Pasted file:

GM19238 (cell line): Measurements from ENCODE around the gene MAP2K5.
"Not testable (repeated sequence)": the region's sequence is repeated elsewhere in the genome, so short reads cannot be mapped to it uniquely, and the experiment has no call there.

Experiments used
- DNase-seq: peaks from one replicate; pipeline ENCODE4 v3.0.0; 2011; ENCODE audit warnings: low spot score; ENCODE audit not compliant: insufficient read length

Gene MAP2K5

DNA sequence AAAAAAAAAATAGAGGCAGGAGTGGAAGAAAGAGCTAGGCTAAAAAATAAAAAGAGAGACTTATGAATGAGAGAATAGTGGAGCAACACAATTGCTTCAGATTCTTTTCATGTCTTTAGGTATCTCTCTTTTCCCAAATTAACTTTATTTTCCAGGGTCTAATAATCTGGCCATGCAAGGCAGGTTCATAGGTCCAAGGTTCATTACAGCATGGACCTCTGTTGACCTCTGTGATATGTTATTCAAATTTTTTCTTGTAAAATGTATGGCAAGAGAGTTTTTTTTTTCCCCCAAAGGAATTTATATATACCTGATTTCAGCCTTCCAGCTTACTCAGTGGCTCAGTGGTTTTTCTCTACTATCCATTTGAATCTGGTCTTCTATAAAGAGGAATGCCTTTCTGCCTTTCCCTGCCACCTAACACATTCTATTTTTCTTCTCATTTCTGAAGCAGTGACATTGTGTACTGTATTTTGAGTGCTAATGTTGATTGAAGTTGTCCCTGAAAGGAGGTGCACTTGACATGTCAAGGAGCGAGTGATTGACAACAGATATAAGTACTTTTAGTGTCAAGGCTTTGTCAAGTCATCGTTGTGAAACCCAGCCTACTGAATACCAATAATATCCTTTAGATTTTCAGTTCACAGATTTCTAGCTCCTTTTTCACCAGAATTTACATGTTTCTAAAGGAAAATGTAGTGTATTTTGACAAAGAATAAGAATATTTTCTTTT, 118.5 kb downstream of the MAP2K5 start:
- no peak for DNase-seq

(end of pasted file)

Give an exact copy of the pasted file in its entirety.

GM19238 (cell line): Measurements from ENCODE around the gene MAP2K5.
"Not testable (repeated sequence)": the region's sequence is repeated elsewhere in the genome, so short reads cannot be mapped to it uniquely, and the experiment has no call there.

Experiments used
- DNase-seq: peaks from one replicate; pipeline ENCODE4 v3.0.0; 2011; ENCODE audit warnings: low spot score; ENCODE audit not compliant: insufficient read length

Gene MAP2K5

DNA sequence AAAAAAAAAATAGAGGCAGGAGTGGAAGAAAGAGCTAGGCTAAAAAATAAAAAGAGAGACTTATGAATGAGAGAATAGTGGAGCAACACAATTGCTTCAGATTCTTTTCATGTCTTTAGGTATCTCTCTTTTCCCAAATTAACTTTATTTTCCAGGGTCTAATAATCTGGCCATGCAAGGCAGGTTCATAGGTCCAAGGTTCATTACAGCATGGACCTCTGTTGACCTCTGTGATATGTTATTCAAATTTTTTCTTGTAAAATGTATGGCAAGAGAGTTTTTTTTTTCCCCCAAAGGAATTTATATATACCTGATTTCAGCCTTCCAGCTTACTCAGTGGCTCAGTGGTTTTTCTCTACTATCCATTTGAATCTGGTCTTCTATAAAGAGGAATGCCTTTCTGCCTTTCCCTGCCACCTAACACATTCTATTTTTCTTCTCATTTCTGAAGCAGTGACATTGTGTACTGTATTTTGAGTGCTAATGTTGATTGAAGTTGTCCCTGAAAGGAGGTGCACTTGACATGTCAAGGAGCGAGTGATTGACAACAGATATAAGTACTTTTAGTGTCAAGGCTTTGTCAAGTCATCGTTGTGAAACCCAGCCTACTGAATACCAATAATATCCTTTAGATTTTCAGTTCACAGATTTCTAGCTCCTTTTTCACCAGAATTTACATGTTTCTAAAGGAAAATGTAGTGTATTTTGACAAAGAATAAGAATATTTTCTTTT, 118.5 kb downstream of the MAP2K5 start:
- no peak for DNase-seq